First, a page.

You can do a number of things to reduce the chances of damage to your electronic equipment in the event of a power surge, caused either by a lightning strike or your power supply.

First, check with your local electric company to see if they sell a surge suppresser that mounts on the main electrical panel, or electrical meter, that will protect your house from lightning-induced power surges. These cost around $160 installed. Since power surges can also enter your home through antennas, phone lines and cable TV cables, give additional protection to your more expensive pieces of equipment by installing a second surge protector, one that has connections for coaxial cable (used for cable TV and antennas) and 120 volt plugs. These surge protectors commonly plug into a standard wall outlet and will cost around $100.  If you have a home computer, get a separate surge protector designed specifically for computers. they cost around $50 and most come with warranties.

Panamax is one company that offers a lifetime repair or replacement warranty of equipment damaged by a power surge when connected to their surge protector. You can contact them at: Panamax, Dept. TFH, 150 Mitchell Blvd., San Rafael, CA. 94903, 1-800-472-5555.

Buying a homeowner’s insurance policy that will cover damage from lighting is also a good idea. If you work out of your home and have expensive electronic equipment that would not normally be found in a home (like copiers and large computers) make sure your insurance policy will cover business related equipment. Read your policy carefully or ask your insurance agent to explain it.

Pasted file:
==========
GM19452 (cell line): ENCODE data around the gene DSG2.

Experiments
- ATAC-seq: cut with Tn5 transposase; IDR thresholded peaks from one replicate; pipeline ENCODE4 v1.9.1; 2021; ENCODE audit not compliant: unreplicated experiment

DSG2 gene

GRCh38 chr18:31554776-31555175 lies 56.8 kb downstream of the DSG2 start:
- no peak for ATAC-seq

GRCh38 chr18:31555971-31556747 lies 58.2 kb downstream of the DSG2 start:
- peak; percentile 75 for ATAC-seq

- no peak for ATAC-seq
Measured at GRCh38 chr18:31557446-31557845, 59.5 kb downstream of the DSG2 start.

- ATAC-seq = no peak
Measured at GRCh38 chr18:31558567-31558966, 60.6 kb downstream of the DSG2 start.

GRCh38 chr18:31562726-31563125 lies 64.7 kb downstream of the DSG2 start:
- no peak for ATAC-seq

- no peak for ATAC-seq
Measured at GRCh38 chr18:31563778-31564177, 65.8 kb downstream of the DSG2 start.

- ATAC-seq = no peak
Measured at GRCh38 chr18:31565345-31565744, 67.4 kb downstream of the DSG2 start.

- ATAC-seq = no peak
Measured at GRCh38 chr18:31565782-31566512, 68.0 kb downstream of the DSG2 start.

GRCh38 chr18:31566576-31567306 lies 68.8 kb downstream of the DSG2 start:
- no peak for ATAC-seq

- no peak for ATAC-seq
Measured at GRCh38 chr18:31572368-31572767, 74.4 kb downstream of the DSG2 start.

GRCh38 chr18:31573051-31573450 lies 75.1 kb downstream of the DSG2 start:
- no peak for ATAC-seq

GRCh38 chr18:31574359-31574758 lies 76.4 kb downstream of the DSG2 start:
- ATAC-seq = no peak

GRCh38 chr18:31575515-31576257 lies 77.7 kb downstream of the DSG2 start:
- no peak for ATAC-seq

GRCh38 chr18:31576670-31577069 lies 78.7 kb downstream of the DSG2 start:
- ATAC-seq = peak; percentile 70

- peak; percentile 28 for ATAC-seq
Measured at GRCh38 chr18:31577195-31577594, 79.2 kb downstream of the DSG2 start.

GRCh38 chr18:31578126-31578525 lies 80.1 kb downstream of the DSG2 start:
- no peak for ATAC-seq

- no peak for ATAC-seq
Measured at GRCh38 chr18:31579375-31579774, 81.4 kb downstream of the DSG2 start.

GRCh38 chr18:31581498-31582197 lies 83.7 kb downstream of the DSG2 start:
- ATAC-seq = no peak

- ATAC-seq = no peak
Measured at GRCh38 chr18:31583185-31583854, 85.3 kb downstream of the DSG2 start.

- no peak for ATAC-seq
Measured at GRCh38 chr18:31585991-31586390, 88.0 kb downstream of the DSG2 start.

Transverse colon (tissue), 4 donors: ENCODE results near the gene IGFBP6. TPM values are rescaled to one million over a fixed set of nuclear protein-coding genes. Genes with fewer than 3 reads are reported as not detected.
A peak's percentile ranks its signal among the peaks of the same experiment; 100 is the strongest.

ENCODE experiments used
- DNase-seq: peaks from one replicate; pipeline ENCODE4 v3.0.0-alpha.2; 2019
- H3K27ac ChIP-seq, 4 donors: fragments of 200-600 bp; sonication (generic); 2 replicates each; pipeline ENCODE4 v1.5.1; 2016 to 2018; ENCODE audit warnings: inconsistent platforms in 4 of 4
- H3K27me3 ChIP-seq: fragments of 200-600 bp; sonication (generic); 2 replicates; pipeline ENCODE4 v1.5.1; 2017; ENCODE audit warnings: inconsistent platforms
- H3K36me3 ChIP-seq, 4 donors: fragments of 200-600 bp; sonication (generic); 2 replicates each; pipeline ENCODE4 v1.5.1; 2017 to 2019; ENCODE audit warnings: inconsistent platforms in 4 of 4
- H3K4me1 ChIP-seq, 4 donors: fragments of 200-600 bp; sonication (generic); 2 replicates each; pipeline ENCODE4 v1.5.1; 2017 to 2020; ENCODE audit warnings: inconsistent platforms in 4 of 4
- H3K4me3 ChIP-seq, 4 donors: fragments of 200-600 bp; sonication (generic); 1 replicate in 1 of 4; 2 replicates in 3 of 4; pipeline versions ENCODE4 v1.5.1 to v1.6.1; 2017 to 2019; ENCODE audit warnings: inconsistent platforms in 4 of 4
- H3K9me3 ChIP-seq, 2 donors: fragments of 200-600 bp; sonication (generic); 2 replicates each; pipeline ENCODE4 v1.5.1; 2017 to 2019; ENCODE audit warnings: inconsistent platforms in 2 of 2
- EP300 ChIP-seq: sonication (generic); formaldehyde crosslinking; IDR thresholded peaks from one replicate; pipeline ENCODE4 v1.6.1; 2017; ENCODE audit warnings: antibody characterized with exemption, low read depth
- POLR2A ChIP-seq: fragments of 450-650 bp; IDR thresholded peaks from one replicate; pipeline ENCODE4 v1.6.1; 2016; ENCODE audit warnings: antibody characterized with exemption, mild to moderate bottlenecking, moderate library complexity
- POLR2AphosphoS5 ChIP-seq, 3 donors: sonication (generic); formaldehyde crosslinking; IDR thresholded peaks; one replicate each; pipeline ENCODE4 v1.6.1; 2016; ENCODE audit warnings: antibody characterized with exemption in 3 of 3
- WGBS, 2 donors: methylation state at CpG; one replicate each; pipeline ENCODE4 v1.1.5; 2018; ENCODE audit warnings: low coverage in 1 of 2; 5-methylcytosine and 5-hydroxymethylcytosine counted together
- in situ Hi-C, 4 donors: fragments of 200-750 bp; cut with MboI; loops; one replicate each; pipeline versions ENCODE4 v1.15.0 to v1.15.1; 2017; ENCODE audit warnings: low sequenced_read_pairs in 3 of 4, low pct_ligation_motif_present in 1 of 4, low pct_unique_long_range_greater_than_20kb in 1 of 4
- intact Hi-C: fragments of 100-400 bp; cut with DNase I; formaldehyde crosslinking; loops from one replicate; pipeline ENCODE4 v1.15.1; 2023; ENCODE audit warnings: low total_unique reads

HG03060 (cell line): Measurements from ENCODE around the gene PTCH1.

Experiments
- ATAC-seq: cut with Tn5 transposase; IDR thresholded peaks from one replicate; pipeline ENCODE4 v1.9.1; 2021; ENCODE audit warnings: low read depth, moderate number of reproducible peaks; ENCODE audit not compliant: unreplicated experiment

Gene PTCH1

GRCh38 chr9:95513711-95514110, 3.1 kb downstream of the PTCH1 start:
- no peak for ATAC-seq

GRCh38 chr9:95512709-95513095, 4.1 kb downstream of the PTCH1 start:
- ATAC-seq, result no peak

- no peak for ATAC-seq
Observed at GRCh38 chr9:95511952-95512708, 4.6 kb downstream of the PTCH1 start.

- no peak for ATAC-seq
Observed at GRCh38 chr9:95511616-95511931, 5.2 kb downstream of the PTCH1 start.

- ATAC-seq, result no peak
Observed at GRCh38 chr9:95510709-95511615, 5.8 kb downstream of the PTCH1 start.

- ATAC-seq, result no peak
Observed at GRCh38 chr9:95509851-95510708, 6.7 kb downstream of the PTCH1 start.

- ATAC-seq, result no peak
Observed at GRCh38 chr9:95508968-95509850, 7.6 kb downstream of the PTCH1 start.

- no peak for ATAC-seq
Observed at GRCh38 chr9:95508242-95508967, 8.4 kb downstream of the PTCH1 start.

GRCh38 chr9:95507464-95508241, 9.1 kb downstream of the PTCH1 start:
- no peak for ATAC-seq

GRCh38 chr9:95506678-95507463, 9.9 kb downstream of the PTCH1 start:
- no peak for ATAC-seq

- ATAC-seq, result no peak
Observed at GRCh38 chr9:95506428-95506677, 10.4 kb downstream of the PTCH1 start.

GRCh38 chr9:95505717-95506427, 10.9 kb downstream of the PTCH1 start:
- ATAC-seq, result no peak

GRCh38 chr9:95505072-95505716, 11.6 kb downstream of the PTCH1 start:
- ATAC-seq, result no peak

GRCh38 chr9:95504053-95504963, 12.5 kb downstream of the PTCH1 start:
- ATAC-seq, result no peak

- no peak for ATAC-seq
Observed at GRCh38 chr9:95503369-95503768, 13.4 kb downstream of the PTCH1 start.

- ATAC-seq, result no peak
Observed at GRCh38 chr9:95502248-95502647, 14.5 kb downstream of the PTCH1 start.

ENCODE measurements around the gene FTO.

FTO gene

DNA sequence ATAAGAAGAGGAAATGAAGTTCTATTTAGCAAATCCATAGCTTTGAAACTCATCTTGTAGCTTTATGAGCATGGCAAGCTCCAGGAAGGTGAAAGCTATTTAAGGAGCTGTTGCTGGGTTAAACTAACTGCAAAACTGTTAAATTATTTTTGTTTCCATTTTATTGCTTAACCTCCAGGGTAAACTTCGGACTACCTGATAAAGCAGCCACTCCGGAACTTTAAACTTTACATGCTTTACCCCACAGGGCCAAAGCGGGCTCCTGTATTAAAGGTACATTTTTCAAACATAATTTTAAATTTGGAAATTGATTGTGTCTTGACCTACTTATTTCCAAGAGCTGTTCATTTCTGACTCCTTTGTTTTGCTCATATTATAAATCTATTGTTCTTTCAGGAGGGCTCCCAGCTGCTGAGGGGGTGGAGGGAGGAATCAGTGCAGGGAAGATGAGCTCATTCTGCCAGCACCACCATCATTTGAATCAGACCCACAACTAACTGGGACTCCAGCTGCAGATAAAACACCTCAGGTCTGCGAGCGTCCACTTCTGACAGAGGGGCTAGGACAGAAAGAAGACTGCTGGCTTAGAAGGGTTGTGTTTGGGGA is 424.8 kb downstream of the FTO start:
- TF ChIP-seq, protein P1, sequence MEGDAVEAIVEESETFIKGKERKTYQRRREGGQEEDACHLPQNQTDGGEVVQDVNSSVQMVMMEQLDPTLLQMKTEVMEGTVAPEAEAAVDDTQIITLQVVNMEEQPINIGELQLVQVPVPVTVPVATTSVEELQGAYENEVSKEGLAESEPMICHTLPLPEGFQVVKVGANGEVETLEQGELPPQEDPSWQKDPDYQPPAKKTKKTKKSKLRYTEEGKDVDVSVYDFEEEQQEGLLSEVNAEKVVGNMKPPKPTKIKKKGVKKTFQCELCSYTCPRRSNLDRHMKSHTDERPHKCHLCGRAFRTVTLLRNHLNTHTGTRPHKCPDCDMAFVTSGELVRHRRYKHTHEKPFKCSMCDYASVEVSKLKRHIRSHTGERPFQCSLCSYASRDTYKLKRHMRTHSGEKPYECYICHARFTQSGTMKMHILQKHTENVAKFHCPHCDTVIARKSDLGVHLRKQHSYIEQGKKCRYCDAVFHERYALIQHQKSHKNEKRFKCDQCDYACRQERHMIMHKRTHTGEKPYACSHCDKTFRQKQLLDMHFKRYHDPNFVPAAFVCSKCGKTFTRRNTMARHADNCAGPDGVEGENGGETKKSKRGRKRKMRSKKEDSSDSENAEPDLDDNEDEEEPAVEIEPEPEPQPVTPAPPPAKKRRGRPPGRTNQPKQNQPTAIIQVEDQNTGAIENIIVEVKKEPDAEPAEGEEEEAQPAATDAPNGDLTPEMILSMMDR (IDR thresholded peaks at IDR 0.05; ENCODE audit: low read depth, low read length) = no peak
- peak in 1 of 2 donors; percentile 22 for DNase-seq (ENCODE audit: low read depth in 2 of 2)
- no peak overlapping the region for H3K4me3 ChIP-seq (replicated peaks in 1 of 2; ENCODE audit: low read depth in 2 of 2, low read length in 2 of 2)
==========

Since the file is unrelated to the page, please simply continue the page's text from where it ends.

Cracked Plaster Ceilings?

My turn-of-the-century home has plaster ceilings that are loose and cracking. Is there any way to fix this situation without redoing the entire ceiling?

You can fix your plaster ceiling with the help of a nifty little widget called a “plaster washer”. It is nothing more than a plastic washer and a drywall screw. With it you can screw loose or cracked plaster (as long as it is not crumbling) back into the wood lath behind it. Place a washer and drywall screw every 2 to 4 square feet, starting at the outer edge of the loose area and working to the center. Once the plaster is firmly in place, hide the washer under several coats of drywall compound, then paint. You can buy plaster washers from Charles Street Supply Company, Dept. TFH, 54 Charles Street, Boston, MA. 02114; (800) 367-4360. They cost $10.00 for 120 washers.

If your entire ceiling is loose, or if there are lots of spots, you would be better off either replacing the ceiling or covering it with 5/8” drywall. If you do this yourself, find out first if your joist will carry the extra weight (consult an experienced contractor or structural engineer), and be sure the drywall screws are long enough to penetrate the joist. Finally, move or extend the electrical boxes so they are flush with the face of the new ceiling.


If you have a question, change of address, comment, home tip or would like to send Home Tips to your clients, send your letter to Home Tips, Christian Building Inspectors, Inc., 3697 Habersham Lane, Duluth, Georgia 30096. You can E-Mail your questions to us at rodharrison@christianbuildinginspectors.com. We reserve the right to edit questions for length.


Quote of the Month

“The greatest mistake a person can make is to be afraid of making one.”
- Elbert Hubbard

A Tip Of The Hat To:

Marcia Reese

Re/max Classic

Stone Mountain, Georgia

**** Thank You****